President Donald Trump said on Monday that China is ready to come back to the negotiating table and the two countries will start talking very seriously.Politicsread more
The escalating trade war between Washington and Beijing dominated discussions at the G-7 gathering in France.Politicsread more
China's state media is putting up a brave front as the country's trade war with the U.S. escalated sharply over the weekend.China Economyread more
The latest round of tariff announcements in the last few days means that by the end of the year, essentially all Chinese goods exported to the U.S. will be subject to duties.China Economyread more
U.S. stock futures surged Monday morning after President Trump said China is ready to come back to the negotiating table following a phone call Sunday and the two countries...Marketsread more
As Washington and Beijing continue to up the ante in their protracted trade fight, the potential of a recession in the U.S. is now "the biggest concern," according to Standard...US Economyread more
Tensions stemming from the U.S.-China trade war escalated sharply over the last few days, with much happening as Asian markets were shut down for the weekend.China Economyread more
Clouding the G-7 gathering, which represents the world's major industrial economies, are the tit-for-tat tariffs between Washington and Beijing.Politicsread more
Neither the U.S. nor China wants to be seen as the party that derailed trade talks, says William Reinsch of Center for Strategic and International Studies.World Economyread more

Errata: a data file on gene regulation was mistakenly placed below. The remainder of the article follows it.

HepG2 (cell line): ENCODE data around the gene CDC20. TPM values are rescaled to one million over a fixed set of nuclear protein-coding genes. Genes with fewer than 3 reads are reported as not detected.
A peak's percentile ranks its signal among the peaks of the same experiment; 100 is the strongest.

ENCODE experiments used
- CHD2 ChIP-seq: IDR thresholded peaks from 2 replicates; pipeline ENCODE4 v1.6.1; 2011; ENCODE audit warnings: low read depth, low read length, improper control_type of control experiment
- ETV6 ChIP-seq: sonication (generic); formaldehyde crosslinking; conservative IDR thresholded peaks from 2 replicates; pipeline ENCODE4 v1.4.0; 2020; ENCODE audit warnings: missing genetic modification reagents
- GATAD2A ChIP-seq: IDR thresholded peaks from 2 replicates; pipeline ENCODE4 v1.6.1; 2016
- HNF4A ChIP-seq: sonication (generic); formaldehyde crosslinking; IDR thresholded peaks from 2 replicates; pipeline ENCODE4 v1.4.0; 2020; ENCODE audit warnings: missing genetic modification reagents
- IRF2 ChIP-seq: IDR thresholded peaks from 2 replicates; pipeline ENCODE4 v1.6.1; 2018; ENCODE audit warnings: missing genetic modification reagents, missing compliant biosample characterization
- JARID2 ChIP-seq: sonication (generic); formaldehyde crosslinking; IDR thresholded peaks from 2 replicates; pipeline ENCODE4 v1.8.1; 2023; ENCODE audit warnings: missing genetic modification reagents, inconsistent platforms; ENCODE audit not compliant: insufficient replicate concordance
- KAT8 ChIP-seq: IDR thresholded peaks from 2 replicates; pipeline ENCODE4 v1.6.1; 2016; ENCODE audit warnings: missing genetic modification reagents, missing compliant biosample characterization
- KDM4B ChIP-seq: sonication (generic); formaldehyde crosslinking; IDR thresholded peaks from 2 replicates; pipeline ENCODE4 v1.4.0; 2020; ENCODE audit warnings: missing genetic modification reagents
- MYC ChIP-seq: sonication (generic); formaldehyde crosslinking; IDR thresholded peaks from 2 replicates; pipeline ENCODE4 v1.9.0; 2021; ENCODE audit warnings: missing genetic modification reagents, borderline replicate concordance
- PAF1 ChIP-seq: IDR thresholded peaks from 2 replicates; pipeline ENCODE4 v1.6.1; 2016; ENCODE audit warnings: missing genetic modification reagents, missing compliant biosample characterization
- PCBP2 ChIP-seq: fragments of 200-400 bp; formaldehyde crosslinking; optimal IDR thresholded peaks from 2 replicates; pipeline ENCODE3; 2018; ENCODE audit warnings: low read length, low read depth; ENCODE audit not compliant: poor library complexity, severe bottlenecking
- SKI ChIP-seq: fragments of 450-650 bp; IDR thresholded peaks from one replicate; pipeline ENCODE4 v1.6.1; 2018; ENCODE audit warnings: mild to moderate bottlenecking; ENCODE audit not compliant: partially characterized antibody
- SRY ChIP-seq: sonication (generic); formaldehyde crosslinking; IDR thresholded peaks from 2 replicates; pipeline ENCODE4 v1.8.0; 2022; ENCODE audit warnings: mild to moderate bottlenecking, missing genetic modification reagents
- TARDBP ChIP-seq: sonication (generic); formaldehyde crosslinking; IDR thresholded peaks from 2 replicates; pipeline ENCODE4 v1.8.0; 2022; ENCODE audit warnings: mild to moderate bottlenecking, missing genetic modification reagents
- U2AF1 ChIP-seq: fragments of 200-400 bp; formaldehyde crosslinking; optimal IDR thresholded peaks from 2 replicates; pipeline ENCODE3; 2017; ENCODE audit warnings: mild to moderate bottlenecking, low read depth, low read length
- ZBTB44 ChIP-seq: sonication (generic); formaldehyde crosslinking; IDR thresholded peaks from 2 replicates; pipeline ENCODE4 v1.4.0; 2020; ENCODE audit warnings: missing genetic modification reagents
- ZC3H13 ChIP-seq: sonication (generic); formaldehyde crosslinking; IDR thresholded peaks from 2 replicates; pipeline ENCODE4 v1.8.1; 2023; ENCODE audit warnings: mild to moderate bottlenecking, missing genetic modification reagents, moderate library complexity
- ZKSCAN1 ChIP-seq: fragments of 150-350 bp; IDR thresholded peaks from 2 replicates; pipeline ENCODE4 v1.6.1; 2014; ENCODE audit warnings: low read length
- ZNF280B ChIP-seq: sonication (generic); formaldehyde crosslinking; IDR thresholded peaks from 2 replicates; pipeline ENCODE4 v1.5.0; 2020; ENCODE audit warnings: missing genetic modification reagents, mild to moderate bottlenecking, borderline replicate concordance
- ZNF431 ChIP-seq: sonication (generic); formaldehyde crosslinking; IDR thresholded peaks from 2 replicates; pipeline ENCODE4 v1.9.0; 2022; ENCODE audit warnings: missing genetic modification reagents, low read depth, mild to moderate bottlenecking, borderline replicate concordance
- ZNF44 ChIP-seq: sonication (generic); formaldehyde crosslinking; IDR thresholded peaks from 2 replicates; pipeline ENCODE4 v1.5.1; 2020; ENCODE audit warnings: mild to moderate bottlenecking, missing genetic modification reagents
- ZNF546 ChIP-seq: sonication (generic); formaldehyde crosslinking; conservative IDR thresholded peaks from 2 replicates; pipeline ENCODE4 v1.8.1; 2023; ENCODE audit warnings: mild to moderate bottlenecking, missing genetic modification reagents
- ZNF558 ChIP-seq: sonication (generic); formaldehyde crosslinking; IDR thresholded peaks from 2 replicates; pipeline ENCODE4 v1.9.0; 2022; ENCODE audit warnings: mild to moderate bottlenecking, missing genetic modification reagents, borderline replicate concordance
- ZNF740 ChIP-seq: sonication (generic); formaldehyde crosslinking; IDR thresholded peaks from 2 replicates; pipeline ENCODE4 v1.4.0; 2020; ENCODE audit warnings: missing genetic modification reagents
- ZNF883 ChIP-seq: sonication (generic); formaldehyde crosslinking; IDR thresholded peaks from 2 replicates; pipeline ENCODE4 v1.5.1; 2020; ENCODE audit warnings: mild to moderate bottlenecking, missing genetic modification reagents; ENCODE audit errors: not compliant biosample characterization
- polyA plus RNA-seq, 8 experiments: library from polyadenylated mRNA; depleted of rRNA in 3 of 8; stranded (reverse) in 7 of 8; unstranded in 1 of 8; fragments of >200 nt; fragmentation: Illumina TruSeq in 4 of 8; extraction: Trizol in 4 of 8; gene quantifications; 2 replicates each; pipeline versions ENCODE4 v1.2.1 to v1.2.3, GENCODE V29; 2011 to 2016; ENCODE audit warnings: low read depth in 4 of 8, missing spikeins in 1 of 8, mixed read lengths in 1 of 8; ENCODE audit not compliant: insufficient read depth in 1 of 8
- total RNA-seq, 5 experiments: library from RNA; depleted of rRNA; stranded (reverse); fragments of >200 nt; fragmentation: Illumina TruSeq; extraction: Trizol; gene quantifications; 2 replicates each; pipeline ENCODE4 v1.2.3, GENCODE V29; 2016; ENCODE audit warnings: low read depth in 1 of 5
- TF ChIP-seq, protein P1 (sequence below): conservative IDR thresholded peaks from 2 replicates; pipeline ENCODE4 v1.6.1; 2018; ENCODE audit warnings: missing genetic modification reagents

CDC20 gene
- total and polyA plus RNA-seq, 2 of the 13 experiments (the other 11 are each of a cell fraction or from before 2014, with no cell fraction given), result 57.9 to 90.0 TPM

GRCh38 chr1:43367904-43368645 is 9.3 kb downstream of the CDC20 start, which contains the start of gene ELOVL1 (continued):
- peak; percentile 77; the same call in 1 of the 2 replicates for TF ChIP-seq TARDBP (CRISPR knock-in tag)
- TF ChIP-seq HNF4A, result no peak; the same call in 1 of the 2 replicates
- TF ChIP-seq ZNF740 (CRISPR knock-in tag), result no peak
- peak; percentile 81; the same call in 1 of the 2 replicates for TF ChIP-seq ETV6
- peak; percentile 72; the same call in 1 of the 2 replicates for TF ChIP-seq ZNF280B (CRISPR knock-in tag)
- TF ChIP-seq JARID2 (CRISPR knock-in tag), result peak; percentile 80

China said Friday it will be resuming 25% duties on U.S. autos, and a further 5% on auto parts and components.Asia Marketsread more
World leaders, environmental groups and celebrities have publicly decried the vast swaths of forest being destroyed by the fires.World Newsread more
The world economy is set for one of its best years since the global financial crisis, with both developed and emerging countries growing while inflation is still subdued and monetary conditions remain largely accommodative.
But such a good run could end in the next two to three years, according to UBS Chairman Axel Weber.
"We're at the end of a long recovery and, two to three years from now, at the latest, some of the risks could materialize. The recession risks are increasing," Weber told CNBC's Joumanna Bercetche this week at the Spring Meetings of the International Monetary Fund and the World Bank.
The IMF this week kept its forecast for 2018's global growth at 3.9 percent which, if it materializes, would be the fastest expansion since 2011. But the agency warned that global debt levels have hit a record, and governments should start reducing their indebtedness and build buffers for "challenges that will unavoidably come in the future."
Financial institutions should also brace for such risks, said Weber, adding that he thinks banks have become better prepared compared to before the last crisis.
But, he added that it's time to reassess Beijing's role in the World Trade Organization, especially given projections that China will one day become the world's largest economy. Weber added that companies from around the world should be allowed to do business in China more freely.
There are already some signs of China opening up: UBS last year became the first foreign bank to receive a license that allows its wholly-owned asset management unit in China to service domestic institutional and high-net-worth investors.
"When we do business in China, we do it in the form of (joint ventures). We should be able to go in on our own or partnerships in Chinese subsidiaries above 50 percent or even 100 percent," he explained.
"That's the way global institutions should be able to do business in China," he added.